The RFID blocking action is by use of the Faraday cage principle.   There is a metalised lining which prevents RFID or NFC scanning of the contents.

Leather wallet with RFID blocking
RFID blocking wallet leather

RFID blocking key pouch – On import only

We also supply RFID blocking pouches.  These are ideal as you can store your car key fob in it to block RFID reading of the fob.   You can store cards and other items that are vulnerable to RFID scanning in it along with the keys.

RFID blocking pouch for car keys
RFID blocking pouch for car keys closed

Many South Africans are alarmed by the possibility of hidden readers picking up their card details and using them to commit fraud

We have read many articles asking whether South Africans be purchasing special “RFID blocking” wallets and purses to stop criminals stealing their bank card details via RFID and NFC skimming or scanning.  Many of these articles report that they are not necessary and then go on to quote the credit card companies.

If you’ve watched the videos doing the rounds‚ showing a scenario of a man stealing people’s credit card details by getting close to them in a shopping centre‚ and then going on an online spending spree with them‚ you will realise that an RFID blocking wallet or card in the wallet is fast becoming essential.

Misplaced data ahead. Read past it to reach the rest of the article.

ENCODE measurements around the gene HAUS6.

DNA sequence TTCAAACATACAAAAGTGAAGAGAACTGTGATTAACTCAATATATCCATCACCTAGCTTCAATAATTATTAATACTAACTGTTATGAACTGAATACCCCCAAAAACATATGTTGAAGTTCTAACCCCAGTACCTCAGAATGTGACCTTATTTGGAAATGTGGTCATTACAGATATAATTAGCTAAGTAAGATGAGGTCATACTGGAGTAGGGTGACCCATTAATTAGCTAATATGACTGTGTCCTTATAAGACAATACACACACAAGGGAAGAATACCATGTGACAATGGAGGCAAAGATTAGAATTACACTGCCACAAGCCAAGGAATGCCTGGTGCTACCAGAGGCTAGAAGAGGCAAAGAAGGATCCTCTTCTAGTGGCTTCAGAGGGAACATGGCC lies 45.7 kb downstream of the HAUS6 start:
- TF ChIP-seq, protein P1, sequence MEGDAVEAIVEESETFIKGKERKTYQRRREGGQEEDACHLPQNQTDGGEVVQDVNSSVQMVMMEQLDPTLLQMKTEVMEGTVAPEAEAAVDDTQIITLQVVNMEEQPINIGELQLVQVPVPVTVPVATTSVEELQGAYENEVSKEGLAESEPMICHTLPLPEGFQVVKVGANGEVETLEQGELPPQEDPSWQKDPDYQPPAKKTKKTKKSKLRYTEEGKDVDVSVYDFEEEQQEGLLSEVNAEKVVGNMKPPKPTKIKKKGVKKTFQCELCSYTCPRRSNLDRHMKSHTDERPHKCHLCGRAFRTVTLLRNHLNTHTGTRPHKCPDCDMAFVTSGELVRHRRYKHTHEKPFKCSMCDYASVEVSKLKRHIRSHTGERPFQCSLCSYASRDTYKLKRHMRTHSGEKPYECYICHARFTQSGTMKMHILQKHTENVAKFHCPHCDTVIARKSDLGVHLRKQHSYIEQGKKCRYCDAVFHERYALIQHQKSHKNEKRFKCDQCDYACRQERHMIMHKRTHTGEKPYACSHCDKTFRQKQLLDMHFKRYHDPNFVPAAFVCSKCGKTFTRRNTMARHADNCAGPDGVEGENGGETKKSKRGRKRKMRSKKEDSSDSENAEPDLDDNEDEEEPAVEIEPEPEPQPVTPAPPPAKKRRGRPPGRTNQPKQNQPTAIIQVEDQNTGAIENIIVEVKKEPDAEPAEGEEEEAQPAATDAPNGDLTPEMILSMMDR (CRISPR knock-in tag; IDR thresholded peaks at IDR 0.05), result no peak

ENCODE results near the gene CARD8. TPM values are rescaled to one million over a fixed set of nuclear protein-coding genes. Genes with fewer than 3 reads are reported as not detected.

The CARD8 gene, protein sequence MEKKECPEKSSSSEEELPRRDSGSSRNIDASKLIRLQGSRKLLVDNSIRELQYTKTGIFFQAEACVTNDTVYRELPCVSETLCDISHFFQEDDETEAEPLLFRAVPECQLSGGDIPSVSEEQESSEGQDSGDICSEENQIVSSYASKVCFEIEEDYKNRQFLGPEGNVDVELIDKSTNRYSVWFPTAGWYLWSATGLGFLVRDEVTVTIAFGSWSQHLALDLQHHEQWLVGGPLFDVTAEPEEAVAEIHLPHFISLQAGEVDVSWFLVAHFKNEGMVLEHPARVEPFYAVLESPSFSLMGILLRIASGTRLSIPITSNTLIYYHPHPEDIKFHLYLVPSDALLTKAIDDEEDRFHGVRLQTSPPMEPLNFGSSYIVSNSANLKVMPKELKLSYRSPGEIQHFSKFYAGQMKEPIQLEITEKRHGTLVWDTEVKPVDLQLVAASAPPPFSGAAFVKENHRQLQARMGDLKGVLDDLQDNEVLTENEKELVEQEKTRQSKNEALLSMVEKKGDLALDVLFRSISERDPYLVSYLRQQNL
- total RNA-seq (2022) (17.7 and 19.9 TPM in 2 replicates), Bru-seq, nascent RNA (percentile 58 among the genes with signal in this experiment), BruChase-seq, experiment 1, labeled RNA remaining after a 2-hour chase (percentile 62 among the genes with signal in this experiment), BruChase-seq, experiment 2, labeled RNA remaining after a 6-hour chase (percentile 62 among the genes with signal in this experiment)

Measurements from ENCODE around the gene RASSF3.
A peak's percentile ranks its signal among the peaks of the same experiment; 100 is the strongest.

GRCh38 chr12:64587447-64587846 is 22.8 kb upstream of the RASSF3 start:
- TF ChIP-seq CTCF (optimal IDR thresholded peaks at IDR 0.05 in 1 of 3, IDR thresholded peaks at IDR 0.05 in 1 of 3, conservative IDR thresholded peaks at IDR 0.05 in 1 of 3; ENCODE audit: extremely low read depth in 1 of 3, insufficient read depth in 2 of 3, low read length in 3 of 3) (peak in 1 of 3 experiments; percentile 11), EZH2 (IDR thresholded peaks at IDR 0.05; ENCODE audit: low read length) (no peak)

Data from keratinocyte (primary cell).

South African banks have been issuing RFID (Radio Frequency ID) credit and debit cards since Around 2009, you can identify these cards by a Wi-Fi-type symbol on them.

The RFID technology enables you to pay by simply placing your card near a Tap and Go card machine.  This is more commonly used when small cash amounts are used instead of having to insert the card into the point-of-sale (POS) machine.  Large amounts will always require you to type in your PIN.  Tap and Go transactions are the norm in Australia‚ New Zealand‚ the UK and the EU.  In the USA they are gaining popularity very fast.

So who says that this type of fraud is not happening?

One of the first articles written on the subject was Roger Grimes of San Francisco-based technology digital publication InfoWorld.   His article is most often requited by many other publications in which he states;

“They (the RFID-blocking wallet makers) have yet to produce evidence of a single real-world RFID crime,” Grimes said. “Year after year‚ nothing…”